It is difficult to argue that the show has moved on from this trend in the decade since its return. The writers remain at the beck and call of fans who demand back-references and in-jokes and will cry bloody murder if they don’t get them. A certain creed of fan will sit in excited silence just to hear the modern Doctor say “Metebelis 3." While these call-backs are pleasing enough, should they really be the main focus of a show whose very existence is enough of a selling point? The general importance of an episode seems to be assessed by whether or not it contains a classic monster, a returning companion or a visit to a familiar location. An episode concerning temporal rifts and pocket universes within a seemingly haunted mansion will never garner as much anticipation as an episode in which Cybermen pop out of the ground for yet another scuffle. Had Missy said “I’m a disgruntled Gallifreyan engineer who built the TARDIS you stole” instead of “I’m the Master” at the close of ‘Dark Water’, the cries of “anti-climax” would have been deafening. Furthermore, is there really any credibility to the argument that a Cyberman invasion story is more compelling than a story which existentially ponders what happens to our consciousness after we die?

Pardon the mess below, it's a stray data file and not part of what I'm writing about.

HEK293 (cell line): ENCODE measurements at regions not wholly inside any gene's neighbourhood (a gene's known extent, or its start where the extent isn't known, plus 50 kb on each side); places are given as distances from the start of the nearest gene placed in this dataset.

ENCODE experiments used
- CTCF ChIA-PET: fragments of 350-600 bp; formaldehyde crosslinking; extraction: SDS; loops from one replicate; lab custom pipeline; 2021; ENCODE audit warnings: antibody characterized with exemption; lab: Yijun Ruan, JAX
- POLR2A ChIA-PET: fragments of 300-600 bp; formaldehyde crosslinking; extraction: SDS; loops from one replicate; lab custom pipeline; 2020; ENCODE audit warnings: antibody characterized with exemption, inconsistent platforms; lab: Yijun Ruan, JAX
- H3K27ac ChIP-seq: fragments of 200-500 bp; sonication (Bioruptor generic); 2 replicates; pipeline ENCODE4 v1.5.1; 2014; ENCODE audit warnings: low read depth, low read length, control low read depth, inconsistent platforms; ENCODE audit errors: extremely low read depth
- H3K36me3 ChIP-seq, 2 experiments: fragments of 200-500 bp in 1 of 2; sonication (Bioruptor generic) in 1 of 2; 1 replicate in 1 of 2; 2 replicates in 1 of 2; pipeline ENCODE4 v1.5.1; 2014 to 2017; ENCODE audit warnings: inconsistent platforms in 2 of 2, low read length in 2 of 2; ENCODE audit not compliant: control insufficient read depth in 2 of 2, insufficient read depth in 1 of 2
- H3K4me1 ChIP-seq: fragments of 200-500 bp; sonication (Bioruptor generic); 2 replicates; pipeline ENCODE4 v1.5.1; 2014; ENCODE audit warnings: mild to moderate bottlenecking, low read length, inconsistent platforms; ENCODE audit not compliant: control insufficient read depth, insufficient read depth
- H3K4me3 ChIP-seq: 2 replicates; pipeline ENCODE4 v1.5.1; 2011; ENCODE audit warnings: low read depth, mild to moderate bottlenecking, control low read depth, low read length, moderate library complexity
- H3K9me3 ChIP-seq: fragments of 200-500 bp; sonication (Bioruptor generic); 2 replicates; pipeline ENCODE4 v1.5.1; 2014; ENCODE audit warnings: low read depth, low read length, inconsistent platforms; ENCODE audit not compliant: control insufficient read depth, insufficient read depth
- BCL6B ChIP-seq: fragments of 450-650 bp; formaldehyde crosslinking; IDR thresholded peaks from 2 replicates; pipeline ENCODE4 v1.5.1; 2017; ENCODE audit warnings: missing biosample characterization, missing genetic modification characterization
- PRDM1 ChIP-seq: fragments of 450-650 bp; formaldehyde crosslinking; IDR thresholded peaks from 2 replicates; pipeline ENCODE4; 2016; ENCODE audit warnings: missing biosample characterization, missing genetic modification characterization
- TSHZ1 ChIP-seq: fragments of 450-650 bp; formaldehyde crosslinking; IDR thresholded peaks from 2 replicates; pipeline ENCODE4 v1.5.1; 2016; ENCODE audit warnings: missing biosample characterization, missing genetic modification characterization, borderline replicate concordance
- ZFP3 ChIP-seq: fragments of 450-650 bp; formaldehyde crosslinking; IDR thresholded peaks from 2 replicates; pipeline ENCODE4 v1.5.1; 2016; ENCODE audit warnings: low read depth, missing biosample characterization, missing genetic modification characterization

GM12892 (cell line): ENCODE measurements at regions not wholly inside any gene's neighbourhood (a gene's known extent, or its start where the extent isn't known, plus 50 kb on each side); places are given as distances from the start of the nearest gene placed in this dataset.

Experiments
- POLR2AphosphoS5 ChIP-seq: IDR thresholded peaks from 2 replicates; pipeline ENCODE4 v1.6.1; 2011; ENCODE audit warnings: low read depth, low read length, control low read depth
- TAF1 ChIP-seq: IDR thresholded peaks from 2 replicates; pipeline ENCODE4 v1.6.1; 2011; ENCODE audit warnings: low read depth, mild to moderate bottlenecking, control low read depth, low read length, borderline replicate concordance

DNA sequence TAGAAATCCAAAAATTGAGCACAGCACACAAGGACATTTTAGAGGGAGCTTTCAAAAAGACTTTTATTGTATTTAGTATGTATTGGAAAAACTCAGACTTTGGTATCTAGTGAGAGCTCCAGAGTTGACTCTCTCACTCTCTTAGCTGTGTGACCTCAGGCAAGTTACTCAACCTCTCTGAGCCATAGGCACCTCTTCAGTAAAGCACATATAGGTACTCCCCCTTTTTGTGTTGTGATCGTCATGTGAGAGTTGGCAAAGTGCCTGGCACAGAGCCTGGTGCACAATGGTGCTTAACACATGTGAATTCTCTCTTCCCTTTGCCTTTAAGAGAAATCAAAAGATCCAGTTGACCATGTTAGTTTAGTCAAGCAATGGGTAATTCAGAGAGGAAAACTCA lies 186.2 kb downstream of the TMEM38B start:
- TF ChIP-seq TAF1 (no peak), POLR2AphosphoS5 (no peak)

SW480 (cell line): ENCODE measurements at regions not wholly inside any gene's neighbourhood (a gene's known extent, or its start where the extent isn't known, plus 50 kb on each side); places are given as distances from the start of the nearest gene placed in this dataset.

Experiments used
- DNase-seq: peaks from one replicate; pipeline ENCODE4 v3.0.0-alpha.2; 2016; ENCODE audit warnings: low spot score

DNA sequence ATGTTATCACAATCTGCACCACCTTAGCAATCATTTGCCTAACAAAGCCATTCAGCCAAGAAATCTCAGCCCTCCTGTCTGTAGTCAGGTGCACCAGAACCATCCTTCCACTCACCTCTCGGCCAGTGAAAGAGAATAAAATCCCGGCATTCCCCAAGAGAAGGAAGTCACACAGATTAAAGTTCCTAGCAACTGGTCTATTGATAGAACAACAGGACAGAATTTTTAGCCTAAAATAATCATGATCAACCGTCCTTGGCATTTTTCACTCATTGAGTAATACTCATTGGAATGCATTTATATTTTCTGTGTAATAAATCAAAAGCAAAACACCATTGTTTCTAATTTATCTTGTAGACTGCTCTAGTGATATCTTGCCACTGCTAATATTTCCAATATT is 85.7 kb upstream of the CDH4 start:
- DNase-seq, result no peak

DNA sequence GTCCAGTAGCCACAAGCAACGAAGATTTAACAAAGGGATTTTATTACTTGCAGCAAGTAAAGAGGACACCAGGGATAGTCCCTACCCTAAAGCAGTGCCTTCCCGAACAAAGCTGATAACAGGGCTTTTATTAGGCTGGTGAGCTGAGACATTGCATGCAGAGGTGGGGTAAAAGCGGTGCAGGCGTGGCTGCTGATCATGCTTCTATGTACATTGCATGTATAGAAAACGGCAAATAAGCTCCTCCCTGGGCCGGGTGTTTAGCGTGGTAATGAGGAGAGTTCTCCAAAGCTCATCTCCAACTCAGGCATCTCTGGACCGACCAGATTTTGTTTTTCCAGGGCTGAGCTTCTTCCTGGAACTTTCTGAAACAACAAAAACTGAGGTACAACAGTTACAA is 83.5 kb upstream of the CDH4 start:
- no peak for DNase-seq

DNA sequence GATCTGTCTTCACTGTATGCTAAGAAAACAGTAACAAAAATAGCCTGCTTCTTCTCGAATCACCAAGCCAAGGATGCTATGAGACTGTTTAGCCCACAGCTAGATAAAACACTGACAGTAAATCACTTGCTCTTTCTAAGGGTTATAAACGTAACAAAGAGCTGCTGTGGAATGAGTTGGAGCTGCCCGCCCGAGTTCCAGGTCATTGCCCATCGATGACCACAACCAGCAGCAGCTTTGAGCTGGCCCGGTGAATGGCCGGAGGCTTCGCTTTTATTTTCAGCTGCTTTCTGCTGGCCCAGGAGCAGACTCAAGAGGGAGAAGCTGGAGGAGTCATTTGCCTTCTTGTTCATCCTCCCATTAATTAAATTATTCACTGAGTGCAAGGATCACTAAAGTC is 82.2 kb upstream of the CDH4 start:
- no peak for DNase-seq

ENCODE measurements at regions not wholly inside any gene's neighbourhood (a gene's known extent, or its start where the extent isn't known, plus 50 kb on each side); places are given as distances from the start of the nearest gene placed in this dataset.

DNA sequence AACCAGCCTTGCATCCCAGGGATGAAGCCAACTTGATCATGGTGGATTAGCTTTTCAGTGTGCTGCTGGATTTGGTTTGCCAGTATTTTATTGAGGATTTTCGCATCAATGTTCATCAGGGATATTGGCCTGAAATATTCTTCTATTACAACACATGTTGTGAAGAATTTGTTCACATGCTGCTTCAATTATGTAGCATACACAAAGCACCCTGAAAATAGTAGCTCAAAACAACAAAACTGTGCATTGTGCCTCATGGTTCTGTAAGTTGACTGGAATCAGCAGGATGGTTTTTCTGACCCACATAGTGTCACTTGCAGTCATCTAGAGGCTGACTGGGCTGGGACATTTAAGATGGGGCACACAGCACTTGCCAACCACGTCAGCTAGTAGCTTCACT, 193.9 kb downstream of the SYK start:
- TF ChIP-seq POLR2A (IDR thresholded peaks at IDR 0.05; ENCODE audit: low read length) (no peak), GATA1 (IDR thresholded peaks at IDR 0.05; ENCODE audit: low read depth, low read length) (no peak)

This is not to decry the current run of Peter Capaldi-led episodes. As mentioned, the show may well currently be in its creative stride, and present showrunner Steven Moffat quite recently picked an interesting moment to demonstrate that there are still some monumental, grand ideas up its sleeve. 50th anniversary special ‘The Day of the Doctor’ was bold enough to, on a day when the show would have been well within its right to stop and look back at its life, present a dramatic upheaval in Doctor Who’s entire premise, introduce a controversial, ‘secret’ Doctor in place of any of the past incarnations to grace the screen over the years, and lay all of this out in a staggeringly effective adventure that was conspicuously light on past references (though there are far more than critics would have you believe). On any other day of the year, this would have been welcomed into continuity as one of the greatest ever episodes, but instead huge swathes of fandom bayed for Moffat’s blood. Surprise twists, consequential events and dizzying drama are not suitable replacements for past Doctors and frequent back-referencing, apparently.